There has been a lot of discussion lately about fractionating RAP. This practice is simply the screening of RAP into two or more sizes. A common two-size fractionating system splits the RAP into a plus 1/2-inch fraction and a minus 1/2- inch fraction; three-size fractionation units typically produce a plus 3/4-inch, 3/4-inch to 1/4-inch, and minus 1/4-inch sized RAP stockpile. Other screen splits may work just as well. There are a couple of benefits to fractionating RAP, and there are also additional costs with the practice. The primary benefit of fractionating RAP is that it provides much greater flexibility in designing mixes. Mix designers can use different percentages of the coarse and fine RAP (or coarse, intermediate, and fine RAP) with virgin aggregates to meet gradation and volumetric requirements for practically any mix. In general, it is easier to use more total RAP in a mix when it is fractionated compared to a crusher-run RAP.
Stop Processing RAP When it Rains:
There are not a lot of data to substantiate this, but our experience with fractionating RAP for the NCAT Test Track in summer 2009 indicated that the RAP stockpiles that had been produced during a heavy afternoon thunderstorm changed in gradation affected the mixes so much that we had to remove a couple of test sections. It makes sense that RAP will not screen as efficiently when it is wet because the material sticks together more and the screens tend to clog up or blind.
Blend Again When Moving:
Usually, after processing RAP through a crushing system and/or fractionation unit, the new stockpile(s) will have to be moved from the processing location to another location closer to the asphalt plant’s cold feed bins. Contractors want to avoid moving materials any more than needed because it adds cost to the materials, but moving the processed RAP materials is an opportunity to further improve consistency. Moving processed RAP should be done so as to further mix and blend the material as it is being loaded and unloaded. However, sloppy moving practices can also lead to segregation, which will have the opposite effect on consistency.
Cover, Slope, and Pave:
No, it is not a late-night order at the local diner; it is the recipe for minimizing moisture in RAP stockpiles. RAP stockpiles tend to retain a lot of moisture and that will increase the drying and heating cost for superheating the virgin aggregate and limit the mix production rate. Relatively few contractors currently cover any of their stockpiles, but those who do know that covering their RAP stockpiles gives the best payback. As with virgin aggregates, paving under stockpiles provides an even foundation to minimize yard loss and contamination underlying materials. Sloping the surface under the stockpile away from the side where the front-end loader picks up will allow rainwater to drain away, so that drier materials go into the plant.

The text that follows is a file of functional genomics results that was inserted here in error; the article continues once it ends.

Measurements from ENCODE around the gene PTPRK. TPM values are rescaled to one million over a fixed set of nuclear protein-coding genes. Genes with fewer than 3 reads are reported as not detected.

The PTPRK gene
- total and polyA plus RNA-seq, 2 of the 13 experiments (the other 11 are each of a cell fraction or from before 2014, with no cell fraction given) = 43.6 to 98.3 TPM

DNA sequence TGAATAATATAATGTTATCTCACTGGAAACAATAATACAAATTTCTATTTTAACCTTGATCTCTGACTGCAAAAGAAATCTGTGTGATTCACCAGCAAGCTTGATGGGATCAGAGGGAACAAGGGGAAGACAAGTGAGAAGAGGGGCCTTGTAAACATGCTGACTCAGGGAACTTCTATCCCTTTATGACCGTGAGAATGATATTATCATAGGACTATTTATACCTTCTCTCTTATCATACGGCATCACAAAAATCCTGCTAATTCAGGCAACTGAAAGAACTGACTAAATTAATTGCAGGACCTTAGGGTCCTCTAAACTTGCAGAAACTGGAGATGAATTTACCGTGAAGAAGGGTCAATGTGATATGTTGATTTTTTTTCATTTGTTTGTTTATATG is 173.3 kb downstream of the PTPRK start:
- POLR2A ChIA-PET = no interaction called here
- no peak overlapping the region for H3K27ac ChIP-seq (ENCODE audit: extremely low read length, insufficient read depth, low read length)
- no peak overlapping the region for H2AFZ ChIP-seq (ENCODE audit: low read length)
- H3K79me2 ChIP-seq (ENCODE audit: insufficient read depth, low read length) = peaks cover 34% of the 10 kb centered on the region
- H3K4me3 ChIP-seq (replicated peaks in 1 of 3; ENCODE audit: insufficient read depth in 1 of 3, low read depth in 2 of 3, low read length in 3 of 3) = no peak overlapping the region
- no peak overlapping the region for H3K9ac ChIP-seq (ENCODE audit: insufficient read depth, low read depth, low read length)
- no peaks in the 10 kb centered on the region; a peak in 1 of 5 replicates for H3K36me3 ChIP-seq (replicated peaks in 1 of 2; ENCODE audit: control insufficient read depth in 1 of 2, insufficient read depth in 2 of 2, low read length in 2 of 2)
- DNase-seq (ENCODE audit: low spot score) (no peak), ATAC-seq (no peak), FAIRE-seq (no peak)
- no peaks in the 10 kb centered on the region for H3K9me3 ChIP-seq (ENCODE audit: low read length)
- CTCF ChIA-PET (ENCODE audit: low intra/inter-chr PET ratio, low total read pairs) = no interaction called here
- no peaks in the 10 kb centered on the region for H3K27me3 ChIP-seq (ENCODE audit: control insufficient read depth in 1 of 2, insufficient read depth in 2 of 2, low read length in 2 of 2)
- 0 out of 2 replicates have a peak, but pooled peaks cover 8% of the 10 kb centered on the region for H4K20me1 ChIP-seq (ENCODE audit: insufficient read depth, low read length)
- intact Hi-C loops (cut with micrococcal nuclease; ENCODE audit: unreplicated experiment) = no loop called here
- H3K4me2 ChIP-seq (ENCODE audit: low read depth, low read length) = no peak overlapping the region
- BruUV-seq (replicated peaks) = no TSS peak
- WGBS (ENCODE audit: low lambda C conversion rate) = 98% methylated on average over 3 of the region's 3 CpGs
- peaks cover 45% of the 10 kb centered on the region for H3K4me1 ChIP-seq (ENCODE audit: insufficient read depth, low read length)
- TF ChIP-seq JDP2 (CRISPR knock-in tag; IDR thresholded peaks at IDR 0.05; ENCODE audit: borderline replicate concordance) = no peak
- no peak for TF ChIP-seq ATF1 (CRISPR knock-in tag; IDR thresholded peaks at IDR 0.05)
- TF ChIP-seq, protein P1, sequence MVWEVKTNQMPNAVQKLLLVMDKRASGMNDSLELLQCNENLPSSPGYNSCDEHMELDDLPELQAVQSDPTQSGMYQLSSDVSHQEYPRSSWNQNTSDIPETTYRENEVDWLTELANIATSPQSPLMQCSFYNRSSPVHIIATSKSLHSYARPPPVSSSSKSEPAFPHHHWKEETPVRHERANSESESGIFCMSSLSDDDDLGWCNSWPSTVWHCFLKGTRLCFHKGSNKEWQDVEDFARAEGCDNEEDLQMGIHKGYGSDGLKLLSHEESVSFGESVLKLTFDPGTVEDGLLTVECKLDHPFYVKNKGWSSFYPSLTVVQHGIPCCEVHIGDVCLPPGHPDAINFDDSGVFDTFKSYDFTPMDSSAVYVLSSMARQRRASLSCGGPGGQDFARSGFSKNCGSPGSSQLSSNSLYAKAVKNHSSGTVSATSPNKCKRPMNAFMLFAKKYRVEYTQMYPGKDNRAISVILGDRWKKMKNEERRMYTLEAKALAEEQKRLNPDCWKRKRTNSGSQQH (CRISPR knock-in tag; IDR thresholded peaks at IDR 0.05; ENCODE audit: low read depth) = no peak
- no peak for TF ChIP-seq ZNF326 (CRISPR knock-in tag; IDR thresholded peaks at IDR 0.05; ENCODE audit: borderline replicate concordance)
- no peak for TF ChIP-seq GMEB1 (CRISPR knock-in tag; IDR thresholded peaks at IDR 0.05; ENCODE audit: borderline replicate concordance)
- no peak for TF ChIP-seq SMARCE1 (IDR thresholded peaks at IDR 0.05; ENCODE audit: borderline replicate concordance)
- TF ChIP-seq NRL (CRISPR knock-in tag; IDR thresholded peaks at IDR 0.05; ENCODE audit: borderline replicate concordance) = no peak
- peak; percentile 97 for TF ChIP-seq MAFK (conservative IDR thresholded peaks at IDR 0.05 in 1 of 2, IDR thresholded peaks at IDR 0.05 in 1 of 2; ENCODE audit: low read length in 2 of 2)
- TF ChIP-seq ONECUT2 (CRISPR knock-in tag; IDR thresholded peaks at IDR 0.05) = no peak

Testing and Analyzing:
The best time to test RAP is as the stockpile is being built at its final location. The recommended frequency for sampling the RAP for QC testing is at least one test per 1000 tons. At least five samples of each RAP stockpile should be obtained and tested before starting the mix designs. Further details on RAP testing methods and material properties that are needed are the subject of a future article. In QC testing and mix design, technicians often focus on average values of key properties such as asphalt content and gradation of the RAP aggregate. However, it is also important to understand the variability of a product. The most common measure of variability is the standard deviation, which is easily calculated for a set of test results in Excel or by a statistical package v
Randy West is the director for the National Center for
Asphalt Technology (NCAT) in Auburn, Ala.